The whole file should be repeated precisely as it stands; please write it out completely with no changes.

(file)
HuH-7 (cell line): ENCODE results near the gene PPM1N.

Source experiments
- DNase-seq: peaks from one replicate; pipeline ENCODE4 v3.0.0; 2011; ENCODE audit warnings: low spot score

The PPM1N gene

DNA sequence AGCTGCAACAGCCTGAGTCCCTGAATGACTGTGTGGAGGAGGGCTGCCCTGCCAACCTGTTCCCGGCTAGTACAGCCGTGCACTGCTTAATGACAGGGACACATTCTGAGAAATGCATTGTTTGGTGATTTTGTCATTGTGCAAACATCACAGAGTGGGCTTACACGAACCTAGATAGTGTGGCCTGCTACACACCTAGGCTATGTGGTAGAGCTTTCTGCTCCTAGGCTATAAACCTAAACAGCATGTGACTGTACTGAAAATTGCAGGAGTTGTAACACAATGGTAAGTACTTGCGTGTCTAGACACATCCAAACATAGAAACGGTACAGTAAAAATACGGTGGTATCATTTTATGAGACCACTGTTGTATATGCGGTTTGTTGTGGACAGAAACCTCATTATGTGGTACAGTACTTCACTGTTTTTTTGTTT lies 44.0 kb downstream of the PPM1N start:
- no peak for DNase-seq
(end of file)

HuH-7 (cell line): ENCODE results near the gene PPM1N.

Source experiments
- DNase-seq: peaks from one replicate; pipeline ENCODE4 v3.0.0; 2011; ENCODE audit warnings: low spot score

The PPM1N gene

DNA sequence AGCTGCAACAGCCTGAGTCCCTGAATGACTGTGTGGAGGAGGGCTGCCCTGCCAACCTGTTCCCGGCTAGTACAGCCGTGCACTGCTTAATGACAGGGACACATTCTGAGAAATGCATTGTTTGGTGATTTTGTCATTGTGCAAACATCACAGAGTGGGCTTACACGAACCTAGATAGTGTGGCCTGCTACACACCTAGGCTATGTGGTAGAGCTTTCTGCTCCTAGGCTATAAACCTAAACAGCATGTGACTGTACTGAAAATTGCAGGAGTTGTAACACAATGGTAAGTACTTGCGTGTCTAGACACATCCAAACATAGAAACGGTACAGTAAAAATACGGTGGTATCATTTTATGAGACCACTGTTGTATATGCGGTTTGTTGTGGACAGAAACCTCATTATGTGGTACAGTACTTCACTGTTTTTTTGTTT lies 44.0 kb downstream of the PPM1N start:
- no peak for DNase-seq